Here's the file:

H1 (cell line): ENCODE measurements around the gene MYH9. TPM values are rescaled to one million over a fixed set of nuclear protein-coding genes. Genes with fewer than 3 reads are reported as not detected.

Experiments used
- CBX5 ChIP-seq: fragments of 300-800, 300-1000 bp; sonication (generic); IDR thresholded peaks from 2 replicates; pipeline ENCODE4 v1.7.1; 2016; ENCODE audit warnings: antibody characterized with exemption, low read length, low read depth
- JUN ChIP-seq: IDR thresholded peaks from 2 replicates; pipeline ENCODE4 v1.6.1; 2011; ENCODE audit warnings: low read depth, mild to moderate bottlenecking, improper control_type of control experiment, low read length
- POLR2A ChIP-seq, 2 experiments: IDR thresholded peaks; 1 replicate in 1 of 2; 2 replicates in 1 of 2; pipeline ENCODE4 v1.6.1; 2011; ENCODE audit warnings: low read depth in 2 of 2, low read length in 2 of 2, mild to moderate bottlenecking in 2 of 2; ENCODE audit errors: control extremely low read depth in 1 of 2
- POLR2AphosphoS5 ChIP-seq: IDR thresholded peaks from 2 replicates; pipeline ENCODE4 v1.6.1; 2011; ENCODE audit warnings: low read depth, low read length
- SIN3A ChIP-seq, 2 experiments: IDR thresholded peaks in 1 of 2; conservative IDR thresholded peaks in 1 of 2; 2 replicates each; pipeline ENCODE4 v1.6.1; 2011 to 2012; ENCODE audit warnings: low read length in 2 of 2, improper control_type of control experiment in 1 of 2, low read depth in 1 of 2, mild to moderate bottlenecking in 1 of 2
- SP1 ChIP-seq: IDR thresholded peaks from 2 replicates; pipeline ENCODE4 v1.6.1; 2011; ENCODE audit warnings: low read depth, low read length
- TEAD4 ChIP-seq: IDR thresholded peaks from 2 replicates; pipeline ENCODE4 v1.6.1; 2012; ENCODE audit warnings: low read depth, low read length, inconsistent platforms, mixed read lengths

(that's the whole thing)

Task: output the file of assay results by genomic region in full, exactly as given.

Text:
H1 (cell line): ENCODE measurements around the gene MYH9. TPM values are rescaled to one million over a fixed set of nuclear protein-coding genes. Genes with fewer than 3 reads are reported as not detected.

Experiments used
- CBX5 ChIP-seq: fragments of 300-800, 300-1000 bp; sonication (generic); IDR thresholded peaks from 2 replicates; pipeline ENCODE4 v1.7.1; 2016; ENCODE audit warnings: antibody characterized with exemption, low read length, low read depth
- JUN ChIP-seq: IDR thresholded peaks from 2 replicates; pipeline ENCODE4 v1.6.1; 2011; ENCODE audit warnings: low read depth, mild to moderate bottlenecking, improper control_type of control experiment, low read length
- POLR2A ChIP-seq, 2 experiments: IDR thresholded peaks; 1 replicate in 1 of 2; 2 replicates in 1 of 2; pipeline ENCODE4 v1.6.1; 2011; ENCODE audit warnings: low read depth in 2 of 2, low read length in 2 of 2, mild to moderate bottlenecking in 2 of 2; ENCODE audit errors: control extremely low read depth in 1 of 2
- POLR2AphosphoS5 ChIP-seq: IDR thresholded peaks from 2 replicates; pipeline ENCODE4 v1.6.1; 2011; ENCODE audit warnings: low read depth, low read length
- SIN3A ChIP-seq, 2 experiments: IDR thresholded peaks in 1 of 2; conservative IDR thresholded peaks in 1 of 2; 2 replicates each; pipeline ENCODE4 v1.6.1; 2011 to 2012; ENCODE audit warnings: low read length in 2 of 2, improper control_type of control experiment in 1 of 2, low read depth in 1 of 2, mild to moderate bottlenecking in 1 of 2
- SP1 ChIP-seq: IDR thresholded peaks from 2 replicates; pipeline ENCODE4 v1.6.1; 2011; ENCODE audit warnings: low read depth, low read length
- TEAD4 ChIP-seq: IDR thresholded peaks from 2 replicates; pipeline ENCODE4 v1.6.1; 2012; ENCODE audit warnings: low read depth, low read length, inconsistent platforms, mixed read lengths